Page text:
How I went from writing a satirical article on Trump’s announcement to covering his inauguration on Capitol Hill
I knew I should be on the Metro as soon as it opened — early, given the occasion — but pressed snooze twice as always, as though it was any other day, as though I wasn’t in a hotel more than an hour outside of the city because of the mass of visitors spilling out into the tristate area and as though I wasn’t about to “witness history,” a phrase which was repeatedly offered up to me throughout the day as a description of what was happening to me on Jan. 20, 2017.
When I finally woke up at 3:34 a.m., I took a scalding shower in an attempt to burn off my two hours of sleep and then grabbed a seat on the empty train car when I finally got to the station — my hair still wet and stiff with cold.
On the ride to Capitol Hill, I thought a lot about covering the 2016 presidential race. I thought about Hillary Clinton’s campaign — not once, not twice, but thrice — allowing me in as press with only a day or two (or once, an hour) of warning. Of course, that fact may add to the narrative that media clearly supported her, but in my defense, I wrote an entire article about how I didn’t support her in the primaries.
Meanwhile, I was denied credentials when Donald Trump came to Germain Arena a few feet from our campus, even after he claimed that very week that it was the press who was the one refusing to cover him.
I, of course, got into his rally regardless because I’d made it my mission from the start to cover any and everything about the election equally — an attitude which eventually got me onto the D.C. Metro train I began yesterday’s journey on.
My prior experience with a Trump-centered event left me uncomfortable I admit — one rally goer going as far as to shout “kill media!” at one point. Personally, I was also uncomfortable with the woman who stopped me to remark with evident disgust that my curls looked “ethnic almost.”
“Ethnic actually,” I almost corrected, but I was there as press, even without credentials. I reminded myself of that again when a man in the concession line called the girl behind the counter, who refused to serve him beer at 2 p.m. by arena policy, the n-word, with a hard “r” — the first time I’d witnessed such an incident in my life.
But, a couple bad eggs did not outweigh the thousands of others in the arena or the man they supported. Trump hadn’t told them to say or do those things. They likely would have with or without the guy.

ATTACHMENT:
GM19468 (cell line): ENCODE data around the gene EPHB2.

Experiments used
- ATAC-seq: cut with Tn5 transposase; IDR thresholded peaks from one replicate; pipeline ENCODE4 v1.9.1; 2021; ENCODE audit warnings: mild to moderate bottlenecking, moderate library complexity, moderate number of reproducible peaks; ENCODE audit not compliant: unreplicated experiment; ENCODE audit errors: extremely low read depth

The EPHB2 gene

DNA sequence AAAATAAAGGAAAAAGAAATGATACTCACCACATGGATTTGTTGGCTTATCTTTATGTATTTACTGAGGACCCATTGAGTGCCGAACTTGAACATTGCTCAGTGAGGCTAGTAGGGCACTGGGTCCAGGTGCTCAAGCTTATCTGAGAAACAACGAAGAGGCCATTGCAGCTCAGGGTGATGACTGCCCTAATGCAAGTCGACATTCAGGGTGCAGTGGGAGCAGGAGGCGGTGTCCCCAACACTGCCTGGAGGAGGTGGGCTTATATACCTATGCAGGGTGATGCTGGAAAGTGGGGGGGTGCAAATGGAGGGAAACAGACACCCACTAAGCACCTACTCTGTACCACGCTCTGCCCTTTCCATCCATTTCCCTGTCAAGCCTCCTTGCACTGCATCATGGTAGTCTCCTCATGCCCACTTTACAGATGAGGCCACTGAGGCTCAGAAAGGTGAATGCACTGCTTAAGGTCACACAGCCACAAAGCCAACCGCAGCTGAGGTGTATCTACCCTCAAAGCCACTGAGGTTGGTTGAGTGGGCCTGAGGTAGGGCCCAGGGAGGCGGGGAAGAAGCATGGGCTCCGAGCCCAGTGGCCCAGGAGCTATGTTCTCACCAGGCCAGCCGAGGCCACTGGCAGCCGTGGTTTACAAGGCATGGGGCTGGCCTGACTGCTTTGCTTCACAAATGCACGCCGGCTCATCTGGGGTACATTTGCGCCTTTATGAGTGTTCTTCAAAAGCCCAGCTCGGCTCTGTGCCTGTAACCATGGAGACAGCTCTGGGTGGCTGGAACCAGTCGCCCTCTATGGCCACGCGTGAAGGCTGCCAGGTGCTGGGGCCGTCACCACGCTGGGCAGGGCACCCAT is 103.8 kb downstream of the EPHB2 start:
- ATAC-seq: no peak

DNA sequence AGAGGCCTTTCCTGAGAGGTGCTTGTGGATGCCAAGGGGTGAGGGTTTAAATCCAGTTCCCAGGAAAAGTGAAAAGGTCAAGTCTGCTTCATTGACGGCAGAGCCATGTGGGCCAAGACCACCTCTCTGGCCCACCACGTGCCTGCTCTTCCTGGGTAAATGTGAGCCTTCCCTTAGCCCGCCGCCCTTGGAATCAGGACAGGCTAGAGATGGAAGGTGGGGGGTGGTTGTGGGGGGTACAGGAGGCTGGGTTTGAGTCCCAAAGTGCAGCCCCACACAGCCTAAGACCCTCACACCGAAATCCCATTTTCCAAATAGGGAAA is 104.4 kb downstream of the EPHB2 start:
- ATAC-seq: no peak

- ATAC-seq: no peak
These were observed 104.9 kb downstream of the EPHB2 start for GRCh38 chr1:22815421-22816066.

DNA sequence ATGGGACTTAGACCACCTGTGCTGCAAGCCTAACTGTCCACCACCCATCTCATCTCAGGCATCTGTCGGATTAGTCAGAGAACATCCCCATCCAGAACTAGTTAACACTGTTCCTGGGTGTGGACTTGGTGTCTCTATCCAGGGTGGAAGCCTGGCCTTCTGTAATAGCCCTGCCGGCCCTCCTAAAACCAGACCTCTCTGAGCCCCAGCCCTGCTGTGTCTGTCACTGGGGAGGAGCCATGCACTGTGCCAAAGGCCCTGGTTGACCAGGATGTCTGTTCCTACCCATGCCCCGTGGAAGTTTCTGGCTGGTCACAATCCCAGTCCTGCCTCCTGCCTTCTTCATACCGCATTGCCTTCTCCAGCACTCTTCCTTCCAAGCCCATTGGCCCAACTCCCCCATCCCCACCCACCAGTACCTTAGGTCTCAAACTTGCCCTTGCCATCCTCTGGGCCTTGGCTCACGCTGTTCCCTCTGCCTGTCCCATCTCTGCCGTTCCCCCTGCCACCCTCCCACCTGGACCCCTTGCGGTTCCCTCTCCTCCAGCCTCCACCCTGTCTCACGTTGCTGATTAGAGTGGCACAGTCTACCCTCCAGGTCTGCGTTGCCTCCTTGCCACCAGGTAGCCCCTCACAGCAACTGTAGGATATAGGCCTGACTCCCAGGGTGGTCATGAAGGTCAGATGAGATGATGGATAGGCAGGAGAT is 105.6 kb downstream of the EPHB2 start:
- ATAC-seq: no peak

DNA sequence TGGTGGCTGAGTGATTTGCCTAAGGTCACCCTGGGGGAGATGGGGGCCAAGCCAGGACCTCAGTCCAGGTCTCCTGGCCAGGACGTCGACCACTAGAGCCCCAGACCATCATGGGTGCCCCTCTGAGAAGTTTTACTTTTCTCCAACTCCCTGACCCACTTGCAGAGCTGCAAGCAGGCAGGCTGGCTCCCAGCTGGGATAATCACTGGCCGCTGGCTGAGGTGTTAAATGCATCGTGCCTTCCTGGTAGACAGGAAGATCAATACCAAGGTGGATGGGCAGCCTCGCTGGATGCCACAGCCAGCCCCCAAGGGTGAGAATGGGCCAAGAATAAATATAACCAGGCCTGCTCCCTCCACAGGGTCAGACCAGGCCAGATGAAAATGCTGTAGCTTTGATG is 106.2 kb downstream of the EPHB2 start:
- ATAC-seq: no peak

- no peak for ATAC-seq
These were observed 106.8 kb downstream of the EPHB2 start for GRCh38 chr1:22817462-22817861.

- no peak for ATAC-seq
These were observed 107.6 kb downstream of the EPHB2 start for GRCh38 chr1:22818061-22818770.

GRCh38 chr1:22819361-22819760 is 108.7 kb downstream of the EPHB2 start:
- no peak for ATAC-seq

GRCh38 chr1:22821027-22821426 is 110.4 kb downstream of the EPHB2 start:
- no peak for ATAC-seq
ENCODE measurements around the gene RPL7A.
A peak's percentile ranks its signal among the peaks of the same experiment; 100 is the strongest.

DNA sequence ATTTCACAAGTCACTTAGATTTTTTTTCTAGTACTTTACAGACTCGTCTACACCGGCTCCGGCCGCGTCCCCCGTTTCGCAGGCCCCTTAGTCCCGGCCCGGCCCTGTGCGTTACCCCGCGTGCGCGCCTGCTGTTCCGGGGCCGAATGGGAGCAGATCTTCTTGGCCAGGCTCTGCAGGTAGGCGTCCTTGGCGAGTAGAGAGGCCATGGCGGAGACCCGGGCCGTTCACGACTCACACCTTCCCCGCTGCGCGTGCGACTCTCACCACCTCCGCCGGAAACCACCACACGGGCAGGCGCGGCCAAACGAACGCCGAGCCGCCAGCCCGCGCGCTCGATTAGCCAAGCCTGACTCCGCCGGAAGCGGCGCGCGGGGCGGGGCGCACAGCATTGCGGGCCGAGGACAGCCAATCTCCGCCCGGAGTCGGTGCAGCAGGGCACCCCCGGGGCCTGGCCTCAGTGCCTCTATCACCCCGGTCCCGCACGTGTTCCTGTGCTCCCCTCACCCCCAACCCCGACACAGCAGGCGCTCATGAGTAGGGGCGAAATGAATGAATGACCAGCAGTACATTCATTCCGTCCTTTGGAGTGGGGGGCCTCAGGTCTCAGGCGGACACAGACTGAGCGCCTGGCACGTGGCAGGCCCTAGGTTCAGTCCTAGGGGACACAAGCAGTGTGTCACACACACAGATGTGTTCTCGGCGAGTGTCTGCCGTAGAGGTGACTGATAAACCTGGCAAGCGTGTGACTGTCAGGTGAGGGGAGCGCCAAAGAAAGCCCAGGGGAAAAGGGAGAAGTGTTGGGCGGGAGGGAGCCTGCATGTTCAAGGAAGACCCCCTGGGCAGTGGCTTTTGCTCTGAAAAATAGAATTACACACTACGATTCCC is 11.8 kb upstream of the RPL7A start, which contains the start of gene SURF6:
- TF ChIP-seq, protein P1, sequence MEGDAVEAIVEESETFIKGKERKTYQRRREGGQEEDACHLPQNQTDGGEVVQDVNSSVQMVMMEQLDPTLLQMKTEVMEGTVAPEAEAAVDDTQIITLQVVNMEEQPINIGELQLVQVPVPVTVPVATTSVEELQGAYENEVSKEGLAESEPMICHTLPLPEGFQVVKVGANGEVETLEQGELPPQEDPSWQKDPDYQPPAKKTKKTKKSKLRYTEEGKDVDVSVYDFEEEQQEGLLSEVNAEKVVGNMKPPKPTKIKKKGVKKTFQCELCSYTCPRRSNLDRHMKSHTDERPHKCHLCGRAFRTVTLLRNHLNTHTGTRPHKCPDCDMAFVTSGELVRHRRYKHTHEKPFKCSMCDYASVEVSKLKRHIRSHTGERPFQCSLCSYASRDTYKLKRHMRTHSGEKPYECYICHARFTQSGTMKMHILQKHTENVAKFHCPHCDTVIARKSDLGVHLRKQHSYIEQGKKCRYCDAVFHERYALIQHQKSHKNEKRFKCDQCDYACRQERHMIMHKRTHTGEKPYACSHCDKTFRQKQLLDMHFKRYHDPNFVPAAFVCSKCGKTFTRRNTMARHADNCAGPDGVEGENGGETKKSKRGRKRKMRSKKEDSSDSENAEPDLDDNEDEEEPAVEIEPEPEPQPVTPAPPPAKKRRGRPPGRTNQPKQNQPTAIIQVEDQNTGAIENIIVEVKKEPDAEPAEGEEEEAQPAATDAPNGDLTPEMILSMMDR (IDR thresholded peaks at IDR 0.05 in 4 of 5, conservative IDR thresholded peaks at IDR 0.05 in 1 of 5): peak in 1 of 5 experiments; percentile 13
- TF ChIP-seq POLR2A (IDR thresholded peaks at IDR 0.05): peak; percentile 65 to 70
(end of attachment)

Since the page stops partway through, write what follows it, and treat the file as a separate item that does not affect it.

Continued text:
So, I entered his inauguration four months later as the general public once more, not bothering with requesting press access this time. And, then, I stood in 40-degree weather for seven hours on Capitol Hill — numb for many reasons but mainly in fear.
Trump didn’t scare me. In fact, Trump is the one who looked scared when he took the stage, exactly on time.
What scared me was the crowd’s response to Sen. Chuck Schumer’s speech.
There were groans and jeers the second the Democrat took the stage, which came as no surprise following the aggressive booing of Clinton when she joined her husband, Bill, amongst other former presidents and first ladies on stage, but it only continued when Schumer opened speaking on the “rapidly changing economy that benefits too few.”
“Whatever our race, religion, sexual orientation, gender identity, whether we are immigrant or native born, whether we live with disabilities or do not, in wealth or poverty, we are all exceptional in our commonly-held yet fierce devotion to our country,” Schumer said, though no one would be able to hear it over my section’s booing or singing “Na Na Hey Hey Kiss Him Goodbye” alone, which got the strongest when Schumer mentioned sexual orientation.
The same went for the portion of Trump’s speech that mentioned “radical Islam,” though, in this case, it drew enthusiastic cheering about its impending abolition.
“We will reinforce old alliances and form new ones and unite the civilized world against radical Islamic terrorism, which we will eradicate completely from the face of the Earth,” Trump said.
Trump has spoken a lot about unifying the nation’s obvious divide since becoming the president-elect, and his first speech as president talked a lot about that. But, to me, I was disheartened that some of his initial good sentiments toward the beginning of his address would be forgotten because of his bold statements of unifying the country in hatred and fear. Some would remember this as the no-nonsense go-getter Washington outsider they voted for while others would use this to confirm their beliefs that Trump won’t be changing and meeting in the middle as they’d hoped.
Now, some of those in the crowd with me clearly felt oppressed, which was evident by the cheering during Trump’s promises to rid of the past governing style and the boos during Schumer’s mention of groups he considered oppressed.
“Why do they get a mention? Why do they get a pity party when our struggles were ignored for so long?” was the evident feeling of the crowd. I was offended the first time I was amongst such a feeling, since I had written it off as brushing others’ struggles aside selfishly. But, I think it’s in desperation, in exhaustion, for similarly not having a voice for their grievances when they felt President Obama had been a significant voice for the other groups for the past eight years.
“But where is ours?” They have asked since Obama’s reelection, and Trump evidently answered the call to action.